So, in trying to avoid the inevitable
Robinson Crusoe in Space line
I have to say that I havent read a
book quite like The Martian for a long time, if ever. Nobody
writes this kind of hard realistic solar system based science fiction any more. Partly
because a book about an astronaut stuck on Mars and full of maths and physics should be
really awfully boring, but its not.
Theres constant suspense of the
whats-going-to-go-wrong-next? variety, and
how-is-he-going-to-fix-this? Theres a great deal of irreverent humour,
quite a lot of it directed at NASA. And a surprisingly light touch with the writing style
that works very well for most readers.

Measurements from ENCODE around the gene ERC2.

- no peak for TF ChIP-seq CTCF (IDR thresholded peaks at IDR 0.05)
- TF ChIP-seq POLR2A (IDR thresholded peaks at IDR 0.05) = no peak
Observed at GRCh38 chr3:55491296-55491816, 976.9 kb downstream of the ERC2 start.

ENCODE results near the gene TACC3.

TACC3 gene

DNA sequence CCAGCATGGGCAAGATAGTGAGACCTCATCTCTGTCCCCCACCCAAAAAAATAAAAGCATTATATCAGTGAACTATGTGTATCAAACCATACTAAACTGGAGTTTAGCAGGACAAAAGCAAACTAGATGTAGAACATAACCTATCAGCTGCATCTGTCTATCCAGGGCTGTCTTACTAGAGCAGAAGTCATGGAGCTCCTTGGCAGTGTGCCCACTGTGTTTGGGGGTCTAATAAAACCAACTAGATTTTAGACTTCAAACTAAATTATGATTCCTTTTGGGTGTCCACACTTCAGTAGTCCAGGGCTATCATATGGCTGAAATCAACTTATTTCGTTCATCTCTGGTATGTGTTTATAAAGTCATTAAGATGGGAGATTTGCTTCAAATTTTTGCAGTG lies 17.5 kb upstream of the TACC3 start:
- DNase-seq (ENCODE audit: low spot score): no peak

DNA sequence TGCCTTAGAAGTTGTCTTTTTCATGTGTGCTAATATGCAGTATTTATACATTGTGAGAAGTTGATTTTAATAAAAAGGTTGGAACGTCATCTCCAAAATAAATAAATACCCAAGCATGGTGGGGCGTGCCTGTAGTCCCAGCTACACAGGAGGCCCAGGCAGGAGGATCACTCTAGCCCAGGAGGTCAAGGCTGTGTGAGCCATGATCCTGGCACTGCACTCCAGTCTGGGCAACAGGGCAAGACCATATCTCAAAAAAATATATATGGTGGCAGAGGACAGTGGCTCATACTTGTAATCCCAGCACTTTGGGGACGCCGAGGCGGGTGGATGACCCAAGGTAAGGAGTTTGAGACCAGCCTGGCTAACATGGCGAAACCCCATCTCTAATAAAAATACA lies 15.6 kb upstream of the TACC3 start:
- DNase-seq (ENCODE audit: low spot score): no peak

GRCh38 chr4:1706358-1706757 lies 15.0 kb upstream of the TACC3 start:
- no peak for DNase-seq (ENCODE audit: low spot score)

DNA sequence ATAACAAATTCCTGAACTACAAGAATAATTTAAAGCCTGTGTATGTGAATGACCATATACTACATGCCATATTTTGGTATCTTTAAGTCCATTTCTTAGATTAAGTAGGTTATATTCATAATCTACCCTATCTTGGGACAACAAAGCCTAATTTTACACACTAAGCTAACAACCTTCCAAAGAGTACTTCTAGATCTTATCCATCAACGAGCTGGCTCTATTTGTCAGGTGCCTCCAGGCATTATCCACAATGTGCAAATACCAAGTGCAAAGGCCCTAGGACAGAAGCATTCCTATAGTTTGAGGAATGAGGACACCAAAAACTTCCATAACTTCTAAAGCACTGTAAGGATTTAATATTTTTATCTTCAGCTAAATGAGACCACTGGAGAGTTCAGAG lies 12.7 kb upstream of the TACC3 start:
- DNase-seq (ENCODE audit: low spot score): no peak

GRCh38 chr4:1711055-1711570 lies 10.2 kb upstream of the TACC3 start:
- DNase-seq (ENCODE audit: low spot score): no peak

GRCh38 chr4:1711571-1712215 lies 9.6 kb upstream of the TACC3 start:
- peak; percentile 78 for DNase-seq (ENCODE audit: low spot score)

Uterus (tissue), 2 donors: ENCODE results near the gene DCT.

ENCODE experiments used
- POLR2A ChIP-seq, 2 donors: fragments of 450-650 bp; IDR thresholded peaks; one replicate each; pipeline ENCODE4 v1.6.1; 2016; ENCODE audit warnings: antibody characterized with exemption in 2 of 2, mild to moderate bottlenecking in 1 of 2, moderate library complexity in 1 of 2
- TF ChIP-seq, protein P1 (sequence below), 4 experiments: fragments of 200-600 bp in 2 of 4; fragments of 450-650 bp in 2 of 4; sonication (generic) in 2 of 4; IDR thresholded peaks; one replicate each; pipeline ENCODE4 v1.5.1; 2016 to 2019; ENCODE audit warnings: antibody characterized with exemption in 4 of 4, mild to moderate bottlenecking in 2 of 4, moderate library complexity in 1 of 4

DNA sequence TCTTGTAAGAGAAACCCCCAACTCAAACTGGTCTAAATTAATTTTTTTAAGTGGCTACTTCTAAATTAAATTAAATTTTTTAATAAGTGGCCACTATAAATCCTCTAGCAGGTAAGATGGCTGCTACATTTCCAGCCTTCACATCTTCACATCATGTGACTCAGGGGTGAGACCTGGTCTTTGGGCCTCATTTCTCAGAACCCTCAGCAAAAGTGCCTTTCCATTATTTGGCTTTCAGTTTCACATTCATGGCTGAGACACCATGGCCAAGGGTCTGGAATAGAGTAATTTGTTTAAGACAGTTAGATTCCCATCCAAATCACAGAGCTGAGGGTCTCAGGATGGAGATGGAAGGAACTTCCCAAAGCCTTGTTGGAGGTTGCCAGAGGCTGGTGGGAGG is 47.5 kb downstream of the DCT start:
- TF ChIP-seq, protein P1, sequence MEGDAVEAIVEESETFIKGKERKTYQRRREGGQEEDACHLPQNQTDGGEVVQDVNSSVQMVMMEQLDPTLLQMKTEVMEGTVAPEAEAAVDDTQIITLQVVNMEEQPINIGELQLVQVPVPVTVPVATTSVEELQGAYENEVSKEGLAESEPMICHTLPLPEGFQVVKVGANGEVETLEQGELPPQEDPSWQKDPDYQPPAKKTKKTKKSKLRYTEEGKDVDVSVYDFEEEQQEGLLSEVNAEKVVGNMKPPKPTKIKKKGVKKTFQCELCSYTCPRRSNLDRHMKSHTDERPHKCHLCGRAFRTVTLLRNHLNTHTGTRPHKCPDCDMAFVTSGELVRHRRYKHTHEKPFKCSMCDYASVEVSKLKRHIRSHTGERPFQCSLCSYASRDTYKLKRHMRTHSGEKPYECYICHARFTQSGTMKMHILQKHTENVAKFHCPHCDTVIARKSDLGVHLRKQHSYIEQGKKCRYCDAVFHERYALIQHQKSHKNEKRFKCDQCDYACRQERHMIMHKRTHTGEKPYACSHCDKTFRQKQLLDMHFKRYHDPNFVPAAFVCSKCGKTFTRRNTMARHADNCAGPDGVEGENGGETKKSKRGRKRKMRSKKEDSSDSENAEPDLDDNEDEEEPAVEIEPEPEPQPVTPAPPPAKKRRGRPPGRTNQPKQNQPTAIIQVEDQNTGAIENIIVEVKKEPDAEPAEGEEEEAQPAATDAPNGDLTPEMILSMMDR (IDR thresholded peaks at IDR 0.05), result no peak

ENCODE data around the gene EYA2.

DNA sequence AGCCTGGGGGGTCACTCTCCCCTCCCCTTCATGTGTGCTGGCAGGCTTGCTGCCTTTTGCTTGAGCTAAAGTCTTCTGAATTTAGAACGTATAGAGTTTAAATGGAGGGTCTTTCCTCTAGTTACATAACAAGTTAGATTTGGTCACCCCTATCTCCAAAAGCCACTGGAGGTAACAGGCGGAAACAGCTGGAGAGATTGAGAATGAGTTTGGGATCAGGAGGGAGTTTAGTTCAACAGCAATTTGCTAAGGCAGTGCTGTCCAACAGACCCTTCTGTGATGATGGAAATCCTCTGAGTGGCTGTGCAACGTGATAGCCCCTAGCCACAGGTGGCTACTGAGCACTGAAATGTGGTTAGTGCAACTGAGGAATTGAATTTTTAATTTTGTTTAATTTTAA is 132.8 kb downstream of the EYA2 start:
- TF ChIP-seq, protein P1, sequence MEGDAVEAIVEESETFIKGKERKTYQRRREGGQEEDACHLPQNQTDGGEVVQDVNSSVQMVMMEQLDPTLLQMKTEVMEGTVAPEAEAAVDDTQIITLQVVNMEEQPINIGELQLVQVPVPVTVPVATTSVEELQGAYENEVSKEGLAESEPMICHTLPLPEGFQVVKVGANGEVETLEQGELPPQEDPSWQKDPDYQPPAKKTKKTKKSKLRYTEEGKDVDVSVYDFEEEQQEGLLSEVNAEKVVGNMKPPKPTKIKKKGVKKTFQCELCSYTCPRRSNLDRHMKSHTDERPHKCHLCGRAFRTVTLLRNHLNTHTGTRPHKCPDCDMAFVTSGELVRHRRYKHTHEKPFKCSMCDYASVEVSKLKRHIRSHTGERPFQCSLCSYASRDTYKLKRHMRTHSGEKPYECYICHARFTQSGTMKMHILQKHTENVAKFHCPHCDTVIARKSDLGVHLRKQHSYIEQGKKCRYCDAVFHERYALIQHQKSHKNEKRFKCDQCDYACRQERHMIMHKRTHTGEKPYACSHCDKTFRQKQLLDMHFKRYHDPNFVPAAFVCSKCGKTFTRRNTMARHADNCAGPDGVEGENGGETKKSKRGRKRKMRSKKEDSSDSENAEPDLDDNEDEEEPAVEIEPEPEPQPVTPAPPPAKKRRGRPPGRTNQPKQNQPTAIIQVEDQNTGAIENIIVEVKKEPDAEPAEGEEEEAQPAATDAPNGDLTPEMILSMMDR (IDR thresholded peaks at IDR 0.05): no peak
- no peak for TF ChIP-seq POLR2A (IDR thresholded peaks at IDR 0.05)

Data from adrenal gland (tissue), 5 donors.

Perhaps the weakest part of the story is the set-up, the how of getting a
lone astronaut left behind on Mars, but the scenario seems reasonable enough for me. The
fact that its the crew member with just the right combination of skills and
personality to survive is authorial serendipity.
The rest of it? Well, you have to assume that Weir has done the math
right, or that at least somebody has
Because to go and check would take you away
from the story, and you want to keep reading. Mind you, I expect some people will.
This is a truly exceptional novel, and especially coming right after the
success of Gravity, I anticipate well be reviewing the movie in a
year or so
only as long as they stick to the book, the science wont be nearly
as broken as it was in Gravity. We can only hope that The Martian
gets read by the masses, because it deserves to be, and more importantly, this is the kind
of novel that can get people interested in real space. And put you off potatoes for